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Confusion about quantum foam, quantum gravity and singularities

  1. Mar 15, 2012 #1
    Hi all,

    I've just finished reading a book about Black holes (Black holes & time warps, by Kip Thorne) and there's something in particular I'm confused about.

    One chapter talks about what can possibly be inside the singularity, specifically what would happen to an astronaut as he falls towards a black hole singularity; now I know this topic can never be completely proven however the author lists two possible theories:

    1. As the astronaut reaches the singularity, the tidal forces grow infinitely strong and their chaotic oscillations become infinitely rapid. The astronaut dies and the atoms from which his body is made become infinitely and chaotically distorted and mixed - and then, at the moment when everything becomes infinite, space-time ceases to exist.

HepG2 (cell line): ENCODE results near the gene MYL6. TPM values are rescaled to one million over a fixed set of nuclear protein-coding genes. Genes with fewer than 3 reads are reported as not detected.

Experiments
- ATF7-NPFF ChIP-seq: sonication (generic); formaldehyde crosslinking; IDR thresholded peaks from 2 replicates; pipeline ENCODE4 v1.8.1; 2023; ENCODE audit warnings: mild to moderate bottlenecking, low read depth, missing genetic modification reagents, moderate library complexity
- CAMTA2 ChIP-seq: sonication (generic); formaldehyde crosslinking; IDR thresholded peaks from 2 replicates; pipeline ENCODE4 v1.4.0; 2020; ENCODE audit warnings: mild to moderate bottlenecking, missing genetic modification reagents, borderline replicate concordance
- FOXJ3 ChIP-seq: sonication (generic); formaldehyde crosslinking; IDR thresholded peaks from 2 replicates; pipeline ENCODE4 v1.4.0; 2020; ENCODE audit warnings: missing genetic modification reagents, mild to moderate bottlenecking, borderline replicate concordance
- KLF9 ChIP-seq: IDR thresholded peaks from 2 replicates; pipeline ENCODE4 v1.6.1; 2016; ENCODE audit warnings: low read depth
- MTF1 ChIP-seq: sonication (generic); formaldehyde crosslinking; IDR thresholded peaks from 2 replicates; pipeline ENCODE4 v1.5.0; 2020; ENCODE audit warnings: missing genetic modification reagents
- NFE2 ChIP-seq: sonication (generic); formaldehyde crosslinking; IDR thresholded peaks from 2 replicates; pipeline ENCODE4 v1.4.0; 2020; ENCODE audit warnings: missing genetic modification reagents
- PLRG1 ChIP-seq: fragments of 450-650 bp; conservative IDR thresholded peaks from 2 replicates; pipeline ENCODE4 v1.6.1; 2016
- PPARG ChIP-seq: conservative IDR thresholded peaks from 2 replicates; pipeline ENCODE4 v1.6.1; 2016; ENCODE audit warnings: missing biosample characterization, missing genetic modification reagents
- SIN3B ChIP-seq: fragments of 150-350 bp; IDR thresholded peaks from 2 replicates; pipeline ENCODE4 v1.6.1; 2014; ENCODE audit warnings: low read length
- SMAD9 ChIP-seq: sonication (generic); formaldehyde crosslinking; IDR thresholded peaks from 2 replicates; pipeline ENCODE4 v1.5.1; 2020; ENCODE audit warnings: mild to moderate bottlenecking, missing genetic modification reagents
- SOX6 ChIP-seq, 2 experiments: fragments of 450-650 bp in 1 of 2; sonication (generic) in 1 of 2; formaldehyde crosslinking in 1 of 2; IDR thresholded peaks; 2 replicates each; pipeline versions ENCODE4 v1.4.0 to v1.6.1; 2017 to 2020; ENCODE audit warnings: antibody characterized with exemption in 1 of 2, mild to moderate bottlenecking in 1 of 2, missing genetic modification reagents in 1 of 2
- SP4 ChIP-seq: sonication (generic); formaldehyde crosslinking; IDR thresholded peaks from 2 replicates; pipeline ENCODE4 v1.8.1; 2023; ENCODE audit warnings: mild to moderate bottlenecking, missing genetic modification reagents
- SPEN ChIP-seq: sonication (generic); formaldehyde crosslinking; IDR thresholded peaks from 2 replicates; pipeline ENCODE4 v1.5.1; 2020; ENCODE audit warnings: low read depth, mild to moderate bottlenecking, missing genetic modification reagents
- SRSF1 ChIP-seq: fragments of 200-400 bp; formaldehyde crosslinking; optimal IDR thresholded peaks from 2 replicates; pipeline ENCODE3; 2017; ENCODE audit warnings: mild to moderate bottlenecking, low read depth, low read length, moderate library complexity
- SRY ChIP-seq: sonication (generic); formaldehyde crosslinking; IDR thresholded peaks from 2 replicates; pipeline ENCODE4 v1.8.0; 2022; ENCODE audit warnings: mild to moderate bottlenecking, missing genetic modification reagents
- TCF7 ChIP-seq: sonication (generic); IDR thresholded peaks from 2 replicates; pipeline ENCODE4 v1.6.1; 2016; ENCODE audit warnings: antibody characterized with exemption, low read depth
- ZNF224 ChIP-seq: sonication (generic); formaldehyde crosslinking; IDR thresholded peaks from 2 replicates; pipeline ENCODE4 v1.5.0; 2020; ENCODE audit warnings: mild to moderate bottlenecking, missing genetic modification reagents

2. Quantum gravity prevents the above from happening, and instead ruptures the unification of space and time into space-time. It unglues space and time from each other and then destroys time as a concept and destroys the definiteness of space. Space, the sole remaining remnant of what was once a unified space-time, becomes a random, probabilistic froth, like soapsuds. This random, probabilistic froth, is the thing of which the singularity is made.

    Now when people reference this "froth/foam" are they referring to the virtual particles popping in and out of existence at the Planck length? Wouldn't they just appear as random dots?

    My understanding is the singularity is no longer part of our universe, it is a hole to "hyperspace" - does this mean that these quantum fluctuations happen both in our space-time universe and whatever exists outside it (in the singularity)?

    Apologies if this doesn't make any sense or I'm way off, I'm not technical in the matter, just enjoy reading about it.
     
  2. jcsd
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